Finally he straightened up, looking satisfied.
“What, no pedicure?” asked Josephine.
Ignoring her, Lance swung open both doors of an ornate cupboard.
He took out two waistcoats- a red one and a blue one- and held them up, looking from one to the other.
“The red one,” said Josephine from the bed.
Lance considered the red waistcoat and then put it back.
“Red is the colour of blood, fire and passion. When I wear that, people know that the day of reckoning has come. Today is not that day. Not yet.”
“Why are you all dressed up?” asked Josephine.
“We took a mighty blow last night,” said Lance grimly. “Men wounded. Men killed. Ripple Thief damaged.” He shook out the blue waistcoat and shrugged his broad shoulders into it. “And we only achieved half of our mission, which as far as I’m concerned is the same as failure. Spirits are low. The men need to see that their captain hasn’t lost hope.”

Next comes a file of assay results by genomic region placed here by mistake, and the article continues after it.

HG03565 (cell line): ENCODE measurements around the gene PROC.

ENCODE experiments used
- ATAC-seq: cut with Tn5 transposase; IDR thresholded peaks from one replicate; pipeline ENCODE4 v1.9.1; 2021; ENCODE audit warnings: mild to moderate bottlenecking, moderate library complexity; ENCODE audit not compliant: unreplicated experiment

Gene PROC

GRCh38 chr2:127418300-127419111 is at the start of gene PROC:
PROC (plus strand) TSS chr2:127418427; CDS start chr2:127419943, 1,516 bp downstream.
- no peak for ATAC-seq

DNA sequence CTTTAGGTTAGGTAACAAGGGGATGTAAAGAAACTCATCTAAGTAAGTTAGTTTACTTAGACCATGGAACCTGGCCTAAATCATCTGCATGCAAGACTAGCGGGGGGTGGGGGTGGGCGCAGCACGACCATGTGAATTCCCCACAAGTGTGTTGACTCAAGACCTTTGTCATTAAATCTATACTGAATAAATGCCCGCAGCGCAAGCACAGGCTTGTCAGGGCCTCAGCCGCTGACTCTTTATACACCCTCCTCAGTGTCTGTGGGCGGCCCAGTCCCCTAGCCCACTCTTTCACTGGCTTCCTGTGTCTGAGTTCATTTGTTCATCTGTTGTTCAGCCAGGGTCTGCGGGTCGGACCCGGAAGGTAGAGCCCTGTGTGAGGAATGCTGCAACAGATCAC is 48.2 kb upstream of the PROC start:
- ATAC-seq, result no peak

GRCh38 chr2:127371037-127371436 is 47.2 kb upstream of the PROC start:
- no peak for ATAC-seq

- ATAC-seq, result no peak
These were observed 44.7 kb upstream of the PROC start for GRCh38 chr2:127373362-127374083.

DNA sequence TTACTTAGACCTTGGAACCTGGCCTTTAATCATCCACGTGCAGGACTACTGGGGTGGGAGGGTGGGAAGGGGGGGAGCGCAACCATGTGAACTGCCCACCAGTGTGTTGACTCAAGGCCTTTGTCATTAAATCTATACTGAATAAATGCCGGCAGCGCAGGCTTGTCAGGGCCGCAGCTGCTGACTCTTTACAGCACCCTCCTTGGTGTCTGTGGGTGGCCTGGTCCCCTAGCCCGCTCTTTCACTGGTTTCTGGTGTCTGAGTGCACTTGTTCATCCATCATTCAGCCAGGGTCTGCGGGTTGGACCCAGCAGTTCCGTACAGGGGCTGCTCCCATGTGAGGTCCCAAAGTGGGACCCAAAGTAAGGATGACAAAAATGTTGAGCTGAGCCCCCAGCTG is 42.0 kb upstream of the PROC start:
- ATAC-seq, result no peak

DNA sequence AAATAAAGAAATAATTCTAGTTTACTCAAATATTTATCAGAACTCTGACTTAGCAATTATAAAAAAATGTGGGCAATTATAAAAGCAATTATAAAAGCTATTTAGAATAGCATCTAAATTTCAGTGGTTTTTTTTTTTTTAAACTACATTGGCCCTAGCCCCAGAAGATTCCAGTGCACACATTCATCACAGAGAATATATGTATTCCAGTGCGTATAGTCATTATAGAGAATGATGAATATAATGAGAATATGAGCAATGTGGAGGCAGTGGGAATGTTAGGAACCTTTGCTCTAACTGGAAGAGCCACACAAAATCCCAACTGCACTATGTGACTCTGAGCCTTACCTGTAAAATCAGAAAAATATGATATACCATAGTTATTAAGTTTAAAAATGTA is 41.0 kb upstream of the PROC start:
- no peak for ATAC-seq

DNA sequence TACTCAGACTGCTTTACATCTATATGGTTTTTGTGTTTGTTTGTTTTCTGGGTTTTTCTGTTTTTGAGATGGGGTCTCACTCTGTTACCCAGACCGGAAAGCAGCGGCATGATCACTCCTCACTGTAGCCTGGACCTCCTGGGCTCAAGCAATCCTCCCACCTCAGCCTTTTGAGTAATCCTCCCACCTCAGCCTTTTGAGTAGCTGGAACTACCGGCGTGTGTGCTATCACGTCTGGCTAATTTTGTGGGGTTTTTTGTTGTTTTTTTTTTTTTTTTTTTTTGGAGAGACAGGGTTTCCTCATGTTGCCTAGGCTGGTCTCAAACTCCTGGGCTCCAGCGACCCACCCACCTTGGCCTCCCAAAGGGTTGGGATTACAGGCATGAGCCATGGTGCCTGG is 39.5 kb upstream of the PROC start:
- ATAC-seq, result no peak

Washed, shaved and dressed, Lance looked every bit the captain. There was a gleam of determination in his eyes and a firm set to his jaw.
When he turned his head to look at Josephine, she almost saluted him.
He gave her a nod and strode outside to face the day.
Lance had Curry set up a hammock and he slept in that while Josephine remained in his bed.
While Lance was out, Josephine snooped around his cabin. She tried on his velvet waistcoats, his boots and his jewellery. She browsed his bookshelves, searched through his drawers and read his log.
The time she spent on Ripple Thief was a terrible mix of boredom and anxiety for Josephine. The view out the cabin window stayed the same, day after day: Water. Horizon. Sky.
That time became a blur to Josephine. She remembered the highlights: watching the sun set, gaining a new appreciation for plumbing and her encounters with Ripple Thief’s captain.
“The shantyman seems to have fallen overboard,” announced Lance, walking into his cabin and dropping onto a chair. “Sing for me, Josephine.”
It had been two days since Josephine had become the guest- or captive, she still wasn’t sure- upon Ripple Thief.
Two long days of hanging around in Lance’s cabin alone, listening to the ship creak and groan.